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Japanese Kutani, Imari turn out to be superb discoveries

Dr. Anthony Cavo evaluates Japanese Imari and Kutani wares, which were gifted to the owner in the 1930s – straight from Japan. Learn how valuable these prized gifts turned out to be.

By Dr. Anthony J. Cavo

Japanese Ceramics

Q Over 60 years ago my in-laws, who lived in Japan during the 1930s, gave me a pair of vases with a matching bowl with a lid and said that they were very good pieces. The vases are 9.5 inches tall not including the wooden base. They also gave me this colorful bowl that is 10 inches in diameter and 5.5 inches deep, and a large round plate 12 inches in diameter along with many other items that I think are Japanese. I included pictures of the bottoms with the marks. Could you tell me what these items are and if they are good pieces?

— M.C., New Jersey

Japanese Kutani

Kinrande style Saiko Kutani ware vases

Kinrande style Saiko Kutani ware vases

A Your in-laws must have liked you a great deal to present you with such wonderful gifts. What you have is a pair of Kinrande style Saiko Kutani ware vases. These iron-red, gold inlaid pottery vases with a matching, lidded Koro (incense burner) are very difficult to find as an intact set. This set is matching, with bulbous-form, Japanese vases and matching koro (incense burner) complete with the lid, which is often missing. They are iron-red in color and inlaid in gold. The scene depicts gold cranes in flight throughout gold cloud work; the vases are decorated from the lip, across the shoulders, throughout the entire field, and at the base. The narrow opening and bulbous lip may indicate that these are a pair of Sake Vases.

The marking on the base of the vases and koro indicate they were made by 靻 Eiraku Wazen, a 12th generation potter who was born in 1823 and died in 1896; he began full-scale pottery production in 1852. His work covers the closing years of the Tokugawa or Edo Period, which ended in 1867, and the beginning years of the Meiji Period (1868 to 1912).

Kinrande style Saiko Kutani ware mark

Kinrande style Saiko Kutani ware mark

“Saiko” indicates design and date; it distinguishes the brownish-red 19th century Kutani from earlier Kutani periods such as Ao-Kutani and Ko-Kutani.

Eiraku Wazen used the Kyoyaki Kinrande technique, which is gold decoration on a rich, reddish-brown base layer. The mark also translates as the “forever happy” family, a title used by the Wazen family. Of the 12 generations of artisans, the 11th and 12th generations were the best.

Saiko Kutani Ware is brownish-red porcelain that originated in China during the Song Dynasty but was popularized during the middle of the Ming Dynasty and soon became a popular export to Japan.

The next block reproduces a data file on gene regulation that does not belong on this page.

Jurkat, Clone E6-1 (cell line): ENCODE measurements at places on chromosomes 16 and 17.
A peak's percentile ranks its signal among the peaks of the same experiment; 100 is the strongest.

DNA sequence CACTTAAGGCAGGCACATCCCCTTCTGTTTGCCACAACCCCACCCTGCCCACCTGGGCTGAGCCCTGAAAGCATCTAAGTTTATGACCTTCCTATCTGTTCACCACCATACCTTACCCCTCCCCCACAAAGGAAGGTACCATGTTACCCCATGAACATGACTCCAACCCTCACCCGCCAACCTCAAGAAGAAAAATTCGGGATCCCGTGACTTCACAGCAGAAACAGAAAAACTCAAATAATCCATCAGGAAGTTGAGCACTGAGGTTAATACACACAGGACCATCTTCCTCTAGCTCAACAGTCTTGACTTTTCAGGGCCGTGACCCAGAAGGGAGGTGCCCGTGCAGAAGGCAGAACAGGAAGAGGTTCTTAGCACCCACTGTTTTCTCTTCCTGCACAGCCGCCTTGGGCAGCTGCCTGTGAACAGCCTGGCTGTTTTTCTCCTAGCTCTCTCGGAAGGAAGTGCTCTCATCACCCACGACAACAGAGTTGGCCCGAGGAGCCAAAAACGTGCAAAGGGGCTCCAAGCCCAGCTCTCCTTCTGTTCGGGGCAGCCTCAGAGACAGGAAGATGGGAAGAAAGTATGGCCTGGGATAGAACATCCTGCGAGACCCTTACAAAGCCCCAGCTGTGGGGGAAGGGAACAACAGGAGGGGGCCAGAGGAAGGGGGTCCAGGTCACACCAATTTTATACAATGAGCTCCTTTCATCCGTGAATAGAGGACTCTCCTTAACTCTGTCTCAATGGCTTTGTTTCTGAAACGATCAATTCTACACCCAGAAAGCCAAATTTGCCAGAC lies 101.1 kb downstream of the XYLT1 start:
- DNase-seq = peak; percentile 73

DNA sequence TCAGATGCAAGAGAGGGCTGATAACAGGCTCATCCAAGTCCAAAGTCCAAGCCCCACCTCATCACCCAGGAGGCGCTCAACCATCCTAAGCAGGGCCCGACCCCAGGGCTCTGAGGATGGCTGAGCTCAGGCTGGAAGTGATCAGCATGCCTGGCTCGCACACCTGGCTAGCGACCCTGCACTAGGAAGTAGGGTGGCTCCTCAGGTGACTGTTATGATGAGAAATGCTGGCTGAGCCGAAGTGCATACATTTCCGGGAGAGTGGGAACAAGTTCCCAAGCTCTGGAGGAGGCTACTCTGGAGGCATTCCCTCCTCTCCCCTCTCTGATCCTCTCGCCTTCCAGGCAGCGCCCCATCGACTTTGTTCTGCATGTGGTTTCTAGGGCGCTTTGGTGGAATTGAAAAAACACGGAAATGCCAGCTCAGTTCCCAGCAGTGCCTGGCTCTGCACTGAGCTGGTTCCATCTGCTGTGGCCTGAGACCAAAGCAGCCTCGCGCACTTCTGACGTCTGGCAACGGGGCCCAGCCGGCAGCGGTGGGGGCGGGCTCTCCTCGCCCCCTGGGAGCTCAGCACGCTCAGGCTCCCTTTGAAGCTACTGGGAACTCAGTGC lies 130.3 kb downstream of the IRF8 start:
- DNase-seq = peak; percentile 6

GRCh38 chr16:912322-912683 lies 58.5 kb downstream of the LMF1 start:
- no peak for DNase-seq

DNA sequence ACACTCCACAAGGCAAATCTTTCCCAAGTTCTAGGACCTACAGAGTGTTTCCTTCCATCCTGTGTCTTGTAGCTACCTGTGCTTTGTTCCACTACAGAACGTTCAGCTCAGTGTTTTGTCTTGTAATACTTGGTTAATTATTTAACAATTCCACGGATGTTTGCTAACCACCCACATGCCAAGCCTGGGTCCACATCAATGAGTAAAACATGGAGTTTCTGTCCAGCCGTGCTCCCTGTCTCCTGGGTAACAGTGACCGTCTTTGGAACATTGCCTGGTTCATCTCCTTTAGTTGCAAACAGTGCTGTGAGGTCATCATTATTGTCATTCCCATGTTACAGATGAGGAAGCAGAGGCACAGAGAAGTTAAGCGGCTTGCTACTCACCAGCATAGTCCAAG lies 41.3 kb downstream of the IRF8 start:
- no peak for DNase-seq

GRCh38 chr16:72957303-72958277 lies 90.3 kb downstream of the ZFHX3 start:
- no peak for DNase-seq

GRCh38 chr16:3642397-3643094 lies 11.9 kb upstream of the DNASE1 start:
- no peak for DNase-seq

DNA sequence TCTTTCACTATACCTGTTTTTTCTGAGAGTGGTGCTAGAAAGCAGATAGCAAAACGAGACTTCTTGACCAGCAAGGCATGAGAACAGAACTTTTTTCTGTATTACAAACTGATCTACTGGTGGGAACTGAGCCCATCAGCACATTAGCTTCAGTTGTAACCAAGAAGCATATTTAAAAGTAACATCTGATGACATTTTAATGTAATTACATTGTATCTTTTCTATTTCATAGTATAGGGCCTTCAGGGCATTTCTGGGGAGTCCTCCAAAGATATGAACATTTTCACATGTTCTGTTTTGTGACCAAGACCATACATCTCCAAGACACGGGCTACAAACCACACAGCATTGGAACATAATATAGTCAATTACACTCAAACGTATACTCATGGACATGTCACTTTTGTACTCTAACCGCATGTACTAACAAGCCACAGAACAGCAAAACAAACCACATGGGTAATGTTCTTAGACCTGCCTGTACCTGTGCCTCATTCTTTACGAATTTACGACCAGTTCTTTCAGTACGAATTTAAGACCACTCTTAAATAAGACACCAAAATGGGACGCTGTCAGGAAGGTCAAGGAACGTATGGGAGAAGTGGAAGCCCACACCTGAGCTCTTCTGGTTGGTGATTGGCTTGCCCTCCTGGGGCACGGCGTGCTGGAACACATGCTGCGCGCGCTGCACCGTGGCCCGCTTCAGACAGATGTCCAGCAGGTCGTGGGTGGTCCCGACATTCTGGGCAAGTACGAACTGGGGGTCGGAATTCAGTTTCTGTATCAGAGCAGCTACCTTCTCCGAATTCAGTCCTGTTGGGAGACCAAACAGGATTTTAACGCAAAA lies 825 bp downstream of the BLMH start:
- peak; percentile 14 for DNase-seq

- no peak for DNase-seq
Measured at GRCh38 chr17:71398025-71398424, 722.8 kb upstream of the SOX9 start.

Kinrade literally means “gold brocade” in reference to the golden threads used to decorate textiles. The foot rim is high, unglazed and displays kiln marks; elements consistent with early, quality pottery. The vases and incense burner are from the third quarter of the 19th century (1850 to 1875). Kinrande ware is extremely fine quality porcelain with a thin, smooth glaze that was labor intensive and costly to produce. Decorative areas were cut and then filled with gilded decoration made from gold leaf; in this case clouds and flying cranes. Once the gilding was complete and lacquered, the piece was fired once more.

This pair of Saiko Kutani vases and Koro with lid could easily sell for $2,500 to $3,000, and possibly more in a well-advertised auction of Asian and Oriental works. This is a truly wonderful set.

Japanese Imari

Japanese Imari bowl

Japanese Imari bowl

Your bowl is 19th century Japanese Imari with six panels consisting of two sets of three matching repeated panels, or cartouches, decorated in a Kutani palette with leaves, vines, and birds, with floral and architectural elements. The circular central design depicts a very large cauldron bursting with a variety of plants and flowers. The outside of the bowl is similarly decorated. The foot rim is high and unglazed and shows kiln marks.

This beautiful, fine quality bowl decorated with gilt high-lights and bright colors including shades of blue, red, green, and gold could easily sell in the $275 to $350 range.

Japanese Imari porcelain charger

Japanese Imari porcelain charger

Lastly, you sent photos of a 19th century, round, Japanese Imari charger, decorated with three repeated panels, or cartouches, decorated in a Kutani palate with leaves, floral elements, clouds, and Hoo birds around a circular central design depicting a double gourd motif with gilt highlights and bright colors consisting of shades of blue, red, green and gold.

The reverse is decorated with three blue leaves and a blue circle. The foot rim is high, unglazed, and displays kiln marks. This is a stunning, hand-made, 19th century piece that would sell in the $300 to $400 range.

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